Check for Promotions
This doesn’t happen all the time but sometimes if you book directly, the hotel will have a promotion like “book three nights get one free.” Well if you picked three good dates, that’s a pretty big add on perk.
RELATED: Where to Stay on Maui
Plan Your Splurges
Those are my big tips for saving money on luxury (or just expensive) hotels, but if you’re worried about the prices of meals or activities, here’s some advice: plan your splurges in advance. If you want to have nice dinners out, but you’re not used to spending that kind of money, plan out your splurges.
Are you a big breakfast person? Do you want the $50/person lavish breakfast buffet or the on property muffin, fruit cup and mocha that ends up costing $25/person at the hotel lobby kiosk? If you do a little research, you may be happy stopping in the ABC Store or local market and picking up a few things to snack on and put the money you save towards your dinners. Or find a local breakfast place 5 minutes away where you can get a hearty breakfast for $15/person.
Just because you’re staying at a resort doesn’t mean you can’t ever leave.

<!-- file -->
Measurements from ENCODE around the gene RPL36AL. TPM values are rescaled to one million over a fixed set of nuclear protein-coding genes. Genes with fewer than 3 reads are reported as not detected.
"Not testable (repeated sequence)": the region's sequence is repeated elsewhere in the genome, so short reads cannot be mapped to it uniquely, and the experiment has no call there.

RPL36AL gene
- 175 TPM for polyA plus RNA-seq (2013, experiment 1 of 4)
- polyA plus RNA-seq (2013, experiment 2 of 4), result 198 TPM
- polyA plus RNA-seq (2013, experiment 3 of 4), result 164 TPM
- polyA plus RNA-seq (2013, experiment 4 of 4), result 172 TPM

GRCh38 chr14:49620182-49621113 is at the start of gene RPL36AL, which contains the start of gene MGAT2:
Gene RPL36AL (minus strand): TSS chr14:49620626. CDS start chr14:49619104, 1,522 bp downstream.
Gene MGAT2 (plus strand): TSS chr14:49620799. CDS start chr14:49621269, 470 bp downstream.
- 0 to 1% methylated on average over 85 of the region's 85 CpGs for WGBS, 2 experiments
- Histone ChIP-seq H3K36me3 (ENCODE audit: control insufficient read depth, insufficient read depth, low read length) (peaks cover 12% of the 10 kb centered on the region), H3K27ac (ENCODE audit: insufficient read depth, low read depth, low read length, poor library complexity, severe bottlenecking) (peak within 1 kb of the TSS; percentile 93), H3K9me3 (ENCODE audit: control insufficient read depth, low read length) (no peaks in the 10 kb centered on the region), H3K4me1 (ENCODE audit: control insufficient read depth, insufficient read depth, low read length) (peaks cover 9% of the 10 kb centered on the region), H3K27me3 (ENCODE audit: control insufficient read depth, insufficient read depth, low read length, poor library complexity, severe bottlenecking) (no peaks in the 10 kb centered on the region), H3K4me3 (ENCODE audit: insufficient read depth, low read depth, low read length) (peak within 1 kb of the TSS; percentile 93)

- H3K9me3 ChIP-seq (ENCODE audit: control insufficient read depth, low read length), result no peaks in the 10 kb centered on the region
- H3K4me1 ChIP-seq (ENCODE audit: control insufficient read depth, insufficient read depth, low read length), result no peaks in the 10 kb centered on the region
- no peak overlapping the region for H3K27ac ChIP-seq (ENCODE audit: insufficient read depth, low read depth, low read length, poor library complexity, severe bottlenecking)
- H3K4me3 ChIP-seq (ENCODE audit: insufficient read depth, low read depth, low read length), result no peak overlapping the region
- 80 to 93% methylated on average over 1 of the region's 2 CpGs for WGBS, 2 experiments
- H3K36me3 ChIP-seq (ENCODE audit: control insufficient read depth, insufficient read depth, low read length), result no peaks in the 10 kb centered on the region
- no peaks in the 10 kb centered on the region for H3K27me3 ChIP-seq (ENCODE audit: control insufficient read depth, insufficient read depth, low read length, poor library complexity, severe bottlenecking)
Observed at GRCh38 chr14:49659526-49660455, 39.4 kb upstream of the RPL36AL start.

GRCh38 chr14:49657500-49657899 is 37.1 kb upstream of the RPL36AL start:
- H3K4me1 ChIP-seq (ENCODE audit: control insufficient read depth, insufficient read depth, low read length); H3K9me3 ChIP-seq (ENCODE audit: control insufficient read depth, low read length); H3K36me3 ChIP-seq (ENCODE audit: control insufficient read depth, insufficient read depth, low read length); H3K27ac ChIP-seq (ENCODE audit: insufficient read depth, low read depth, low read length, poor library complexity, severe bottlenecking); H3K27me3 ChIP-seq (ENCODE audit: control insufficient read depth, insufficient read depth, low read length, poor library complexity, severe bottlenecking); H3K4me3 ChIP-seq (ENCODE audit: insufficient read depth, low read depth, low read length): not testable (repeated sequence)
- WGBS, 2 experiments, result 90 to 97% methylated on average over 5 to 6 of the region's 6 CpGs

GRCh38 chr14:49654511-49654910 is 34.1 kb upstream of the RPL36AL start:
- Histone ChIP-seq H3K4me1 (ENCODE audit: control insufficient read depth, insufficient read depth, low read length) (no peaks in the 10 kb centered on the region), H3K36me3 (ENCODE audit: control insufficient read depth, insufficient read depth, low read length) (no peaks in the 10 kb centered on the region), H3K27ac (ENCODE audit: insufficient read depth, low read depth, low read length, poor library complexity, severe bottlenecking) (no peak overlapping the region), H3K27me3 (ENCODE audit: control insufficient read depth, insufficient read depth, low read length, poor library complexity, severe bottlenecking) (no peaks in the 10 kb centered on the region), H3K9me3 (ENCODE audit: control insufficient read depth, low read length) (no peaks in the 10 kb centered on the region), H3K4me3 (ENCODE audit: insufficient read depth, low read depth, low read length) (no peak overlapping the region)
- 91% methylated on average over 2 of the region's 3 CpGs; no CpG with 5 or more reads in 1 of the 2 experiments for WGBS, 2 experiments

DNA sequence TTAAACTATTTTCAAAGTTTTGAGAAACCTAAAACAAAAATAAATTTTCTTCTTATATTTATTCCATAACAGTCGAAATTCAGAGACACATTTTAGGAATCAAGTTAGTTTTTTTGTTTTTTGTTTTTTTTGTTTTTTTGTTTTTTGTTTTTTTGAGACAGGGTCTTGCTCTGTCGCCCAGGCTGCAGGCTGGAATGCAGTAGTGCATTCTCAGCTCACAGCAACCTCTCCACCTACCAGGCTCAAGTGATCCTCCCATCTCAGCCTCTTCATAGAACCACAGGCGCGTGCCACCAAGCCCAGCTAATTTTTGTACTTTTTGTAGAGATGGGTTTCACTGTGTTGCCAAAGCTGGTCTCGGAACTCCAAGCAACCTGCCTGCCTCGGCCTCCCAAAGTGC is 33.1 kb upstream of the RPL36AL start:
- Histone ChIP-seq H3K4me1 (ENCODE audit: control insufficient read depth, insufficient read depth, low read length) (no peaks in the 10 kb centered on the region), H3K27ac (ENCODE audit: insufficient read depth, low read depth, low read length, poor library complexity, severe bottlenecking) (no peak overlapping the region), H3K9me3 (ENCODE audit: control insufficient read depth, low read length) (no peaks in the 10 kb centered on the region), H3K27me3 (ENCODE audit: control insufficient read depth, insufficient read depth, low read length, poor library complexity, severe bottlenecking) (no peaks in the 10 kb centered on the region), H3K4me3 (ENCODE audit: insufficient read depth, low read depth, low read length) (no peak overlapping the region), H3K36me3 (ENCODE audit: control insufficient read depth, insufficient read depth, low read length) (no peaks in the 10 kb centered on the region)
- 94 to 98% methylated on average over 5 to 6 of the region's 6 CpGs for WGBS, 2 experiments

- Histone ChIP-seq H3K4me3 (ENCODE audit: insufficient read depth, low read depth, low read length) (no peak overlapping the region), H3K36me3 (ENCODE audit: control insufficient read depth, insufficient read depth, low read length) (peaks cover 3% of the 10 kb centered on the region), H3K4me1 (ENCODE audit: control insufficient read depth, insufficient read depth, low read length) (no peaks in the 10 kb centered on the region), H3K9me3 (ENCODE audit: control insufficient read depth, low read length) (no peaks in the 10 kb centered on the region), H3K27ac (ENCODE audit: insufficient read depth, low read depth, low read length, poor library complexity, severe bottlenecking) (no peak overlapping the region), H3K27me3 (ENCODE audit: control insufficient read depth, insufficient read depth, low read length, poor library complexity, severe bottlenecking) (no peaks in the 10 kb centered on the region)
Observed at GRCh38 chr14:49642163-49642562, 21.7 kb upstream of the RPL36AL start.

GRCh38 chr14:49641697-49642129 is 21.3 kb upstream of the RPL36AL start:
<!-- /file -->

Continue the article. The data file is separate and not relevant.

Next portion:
Also as far as nice dinners, I would plan them ahead of time instead of just blindly walking into a place. Do some research ahead of time to make sure you pick a good place. There are plenty of tourist traps in Hawaii (any resort area really) that will cost you an arm and a leg and leave you disappointed. If you’re going to spend some money, make sure it’s a good spot first.
Is the (Four Seasons, St Regis, JW Marriott, Grand Hyatt, fill in the blank) really worth it???
This is the last thing I’ll comment on here. My short answer when asked whether or not ANYTHING is worth it is…if you’re asking then probably not. This is true of anything (luau, $125/person dinner, helicopter tour, etc.) but as far as luxury resorts go…in my experience people fall into three categories (3!! It’s always 3!!!):
1) money is no object so it’s not a decision factor. Let’s book the best!
2) I would/could never in my life pay that much money to stay at a hotel. That’s obscene and not possible for me.
3) Wow…that’s a lot of money, but it’s a once in a lifetime trip and we’d like to splurge on the best…so if this is really it then we’ll book it buuuuut how do we get the best deal and how do we stretch our dollar while we’re there.
If you’re a type 3 (hi! Nice to meet you! So am I!)…I hope you found this post helpful. It was for you.
If you’re a type 2…I hope you have a great trip wherever you end up. You do not have to stay at a luxury resort to enjoy Hawaii and you’re going to have a fabulous time. And if you’re feeling overwhelmed about spending the money it costs to stay at a fancy pants place and it makes your stomach hurt…IT’S NOT WORTH IT FOR YOU.
And if you’re a type 1…you’re probably not even reading this post (haha!) but enjoy your trip! And also let me know if you ever need anybody to tag along ; )